Quebec flood: hidden consequencesBlog
By Olga Speranskaya, PhD, Toxic chemicals specialist
Rising water levels of the Ottawa River and heavy rains affected thousands of homes in Quebec. Many of them were severely damaged by the water.
Seasonal flooding happens every year, but this year reports showed water inside the houses and garage spaces. Experts warn that such extreme weather events could become more frequent due to global warming.
However there are concerns over a flood consequence that have not been discussed much. A study published in the Journal of Public Health (Oxford, UK) in 2004, concludes “that chemical material may contaminate homes and that in some cases flooding may lead to mobilization of dangerous chemicals from storage or remobilization of chemicals already in the environment, e.g. pesticides.”
Environmentalists warn that flooding water may bring toxic chemicals into affected houses and backyards from the nearby farm lands. Water will eventually leave the place, but what about these toxins? How can people clear their houses to be sure there are no health safety concerns when we even do not know what chemicals are used on all of these farms?
“Glyphosate is the mostly widely used herbicide in the world. Likewise, 2,4-D herbicide is in hundreds of products. Undoubtedly, both would be used by farmers in Quebec,” says Kathleen Cooper, senior researcher with the Canadian Environmental Law Association.
Nearly one third of samples tested by the Canadian Food Inspection Agency contain detectable residues of glyphosate. In 2015 the International Agency for Research on Cancer (IARC) classified glyphosate as a probable human carcinogen. Many researchers consider glyphosate to be an endocrine disrupting chemical. According to Pesticide Action Network report on Glyphosate of 2016, “Exposure to glyphosate-based herbicides, even at very low doses, may result in reproductive problems including miscarriages, pre-term deliveries, low birth weights, and birth defects”.
Health Canada states that 2,4-D herbicide is not a carcinogen and that products containing 2,4-D are acceptable for continued registration. However IARC classified 2,4-D as “possibly carcinogenic to humans”. According to the Natural Resources Defense Council, “There’s a growing body of scientific evidence that the chemical poses a danger to both human health and the environment.”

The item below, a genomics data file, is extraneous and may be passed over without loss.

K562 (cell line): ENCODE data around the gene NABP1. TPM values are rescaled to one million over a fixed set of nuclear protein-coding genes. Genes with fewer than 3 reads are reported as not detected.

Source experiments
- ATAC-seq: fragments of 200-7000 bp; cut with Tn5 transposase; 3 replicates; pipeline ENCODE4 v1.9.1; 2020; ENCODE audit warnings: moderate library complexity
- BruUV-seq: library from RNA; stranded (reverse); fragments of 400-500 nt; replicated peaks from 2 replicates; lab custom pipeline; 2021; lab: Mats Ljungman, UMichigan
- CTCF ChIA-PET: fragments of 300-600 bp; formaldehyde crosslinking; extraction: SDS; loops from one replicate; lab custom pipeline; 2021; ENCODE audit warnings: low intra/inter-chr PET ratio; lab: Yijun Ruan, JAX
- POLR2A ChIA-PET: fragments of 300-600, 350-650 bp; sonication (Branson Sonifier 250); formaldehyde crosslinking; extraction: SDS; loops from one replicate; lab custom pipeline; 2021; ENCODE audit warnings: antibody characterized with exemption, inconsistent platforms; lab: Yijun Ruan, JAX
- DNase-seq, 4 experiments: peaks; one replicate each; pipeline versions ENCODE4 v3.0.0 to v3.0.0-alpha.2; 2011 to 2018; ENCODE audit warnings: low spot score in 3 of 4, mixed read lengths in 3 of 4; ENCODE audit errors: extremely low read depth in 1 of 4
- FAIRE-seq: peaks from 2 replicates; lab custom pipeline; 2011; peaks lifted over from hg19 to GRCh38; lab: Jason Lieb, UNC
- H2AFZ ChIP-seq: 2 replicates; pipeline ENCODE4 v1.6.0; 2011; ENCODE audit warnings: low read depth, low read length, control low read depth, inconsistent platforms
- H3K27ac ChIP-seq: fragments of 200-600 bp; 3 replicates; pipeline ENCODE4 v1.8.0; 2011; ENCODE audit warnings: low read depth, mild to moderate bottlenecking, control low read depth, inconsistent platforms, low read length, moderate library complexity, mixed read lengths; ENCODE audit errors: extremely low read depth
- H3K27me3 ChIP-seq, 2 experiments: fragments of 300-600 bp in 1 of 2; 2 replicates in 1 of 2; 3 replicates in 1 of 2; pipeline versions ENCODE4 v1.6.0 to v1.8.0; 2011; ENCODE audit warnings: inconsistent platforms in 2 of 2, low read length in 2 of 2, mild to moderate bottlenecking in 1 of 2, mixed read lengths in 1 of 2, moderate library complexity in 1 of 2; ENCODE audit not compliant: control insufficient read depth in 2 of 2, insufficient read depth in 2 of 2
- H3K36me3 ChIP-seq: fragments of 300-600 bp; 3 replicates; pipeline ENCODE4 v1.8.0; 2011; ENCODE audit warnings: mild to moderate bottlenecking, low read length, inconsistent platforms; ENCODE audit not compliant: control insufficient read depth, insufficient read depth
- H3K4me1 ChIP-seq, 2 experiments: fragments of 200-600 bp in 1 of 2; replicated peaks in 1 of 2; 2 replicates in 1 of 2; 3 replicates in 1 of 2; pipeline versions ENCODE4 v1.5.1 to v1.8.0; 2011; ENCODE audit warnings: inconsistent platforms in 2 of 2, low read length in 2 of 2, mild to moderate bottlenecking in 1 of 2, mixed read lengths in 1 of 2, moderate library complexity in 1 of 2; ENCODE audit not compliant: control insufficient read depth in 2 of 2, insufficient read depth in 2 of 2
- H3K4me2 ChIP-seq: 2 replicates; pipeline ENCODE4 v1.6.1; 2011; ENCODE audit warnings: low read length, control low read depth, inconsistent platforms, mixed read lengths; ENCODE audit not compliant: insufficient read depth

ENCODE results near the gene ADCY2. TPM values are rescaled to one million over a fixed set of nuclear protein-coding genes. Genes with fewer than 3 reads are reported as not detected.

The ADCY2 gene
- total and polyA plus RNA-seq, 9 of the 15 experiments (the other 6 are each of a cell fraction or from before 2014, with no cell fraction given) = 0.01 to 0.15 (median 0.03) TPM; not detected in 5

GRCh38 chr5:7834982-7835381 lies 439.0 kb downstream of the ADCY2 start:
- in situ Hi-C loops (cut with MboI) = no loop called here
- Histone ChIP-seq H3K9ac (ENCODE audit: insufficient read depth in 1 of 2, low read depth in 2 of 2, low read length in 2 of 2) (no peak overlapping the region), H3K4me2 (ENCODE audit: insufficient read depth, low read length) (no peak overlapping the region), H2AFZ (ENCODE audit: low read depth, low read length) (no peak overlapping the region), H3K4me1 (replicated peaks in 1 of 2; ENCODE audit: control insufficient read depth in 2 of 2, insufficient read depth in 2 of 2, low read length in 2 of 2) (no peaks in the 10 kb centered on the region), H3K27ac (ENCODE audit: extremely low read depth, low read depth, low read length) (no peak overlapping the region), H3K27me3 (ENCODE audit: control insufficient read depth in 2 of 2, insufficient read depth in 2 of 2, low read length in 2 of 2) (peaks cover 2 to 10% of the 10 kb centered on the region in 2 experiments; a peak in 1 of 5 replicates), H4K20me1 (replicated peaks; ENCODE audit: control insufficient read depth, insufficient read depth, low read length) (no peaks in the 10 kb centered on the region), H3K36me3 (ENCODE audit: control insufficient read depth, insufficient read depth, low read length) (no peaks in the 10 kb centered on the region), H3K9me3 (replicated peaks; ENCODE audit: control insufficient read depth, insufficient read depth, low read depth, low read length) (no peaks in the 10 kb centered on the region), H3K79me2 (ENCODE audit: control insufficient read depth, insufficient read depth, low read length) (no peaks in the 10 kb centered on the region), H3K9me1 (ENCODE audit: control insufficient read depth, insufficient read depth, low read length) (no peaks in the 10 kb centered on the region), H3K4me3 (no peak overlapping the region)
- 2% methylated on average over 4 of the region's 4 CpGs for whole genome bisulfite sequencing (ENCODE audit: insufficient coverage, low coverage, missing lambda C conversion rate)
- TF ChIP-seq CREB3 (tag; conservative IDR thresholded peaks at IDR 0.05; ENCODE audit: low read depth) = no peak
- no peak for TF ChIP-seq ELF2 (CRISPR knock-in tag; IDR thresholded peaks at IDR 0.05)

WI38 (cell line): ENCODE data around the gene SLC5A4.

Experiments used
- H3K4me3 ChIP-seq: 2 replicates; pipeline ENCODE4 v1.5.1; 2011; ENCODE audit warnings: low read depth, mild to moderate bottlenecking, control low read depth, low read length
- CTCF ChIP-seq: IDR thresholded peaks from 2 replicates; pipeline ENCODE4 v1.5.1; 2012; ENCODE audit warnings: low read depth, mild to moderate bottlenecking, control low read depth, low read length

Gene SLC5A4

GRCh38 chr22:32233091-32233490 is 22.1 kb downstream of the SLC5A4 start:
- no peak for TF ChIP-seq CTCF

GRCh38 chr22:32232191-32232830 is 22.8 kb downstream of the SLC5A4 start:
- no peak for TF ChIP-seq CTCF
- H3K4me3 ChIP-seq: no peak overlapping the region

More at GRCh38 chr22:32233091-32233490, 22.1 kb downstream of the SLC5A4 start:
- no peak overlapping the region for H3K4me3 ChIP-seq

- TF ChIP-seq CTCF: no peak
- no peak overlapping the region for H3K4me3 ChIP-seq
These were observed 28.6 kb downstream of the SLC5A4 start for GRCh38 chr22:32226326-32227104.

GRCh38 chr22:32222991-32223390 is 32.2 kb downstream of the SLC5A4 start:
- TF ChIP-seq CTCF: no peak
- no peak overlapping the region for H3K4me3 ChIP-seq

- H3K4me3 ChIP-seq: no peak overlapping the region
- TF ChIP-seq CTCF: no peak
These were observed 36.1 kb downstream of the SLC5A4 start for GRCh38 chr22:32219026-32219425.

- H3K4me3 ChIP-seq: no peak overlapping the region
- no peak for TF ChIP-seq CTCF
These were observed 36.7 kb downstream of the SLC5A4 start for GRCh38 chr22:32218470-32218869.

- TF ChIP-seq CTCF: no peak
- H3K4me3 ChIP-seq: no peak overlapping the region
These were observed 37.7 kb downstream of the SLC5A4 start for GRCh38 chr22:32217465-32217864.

The use of 2,4-D herbicide on lawns was banned in Quebec in 2006. “Quebec’s decision was legitimately based on a precautionary approach, says Cooper. “It followed the advice of public health authorities who noted that scientific uncertainty and greater vulnerability of certain groups to pesticides justified a prudent, precautionary response.”
However the use of 2,4-D herbicide on farms, industrial areas, and pastures continues. The National Pesticide Information Centre (NPIC) notes that people may be exposed if “2,4-D gets on the skin, or if a person breathes it in, or eats or smokes afterwards without washing hands.
2,4-D and glyphosate are not the only herbicides used in Canada. “There are no published data about the amount of pesticides used, nor available data on total usage and whatever exists resides at the provincial level, says Cooper. The only information we have are total sales data that must be reported annually to the Pest Management Regulatory Agency (PMRA). It is impossible to know what total sales data means in terms of where individual pesticides are used, on what crops, etc. Published results are also typically a few years out of date.”
To reduce pesticide exposure during floods or heavy rains that produce surface water runoff farmers “follow certain farm practices to help reduce the movement of pesticides through surface water runoff”, according to the Ontario Ministry of Agriculture, Food and Rural Affairs. Guidelines for managing pesticide spills are available on the Ministry’s website.
However avoiding water runoffs during heavy rains and floods like those happened this year is nearly impossible. Information sharing on what chemicals are used on the farms, their health effects and protective measures will help people better clean up their houses in case of water damage.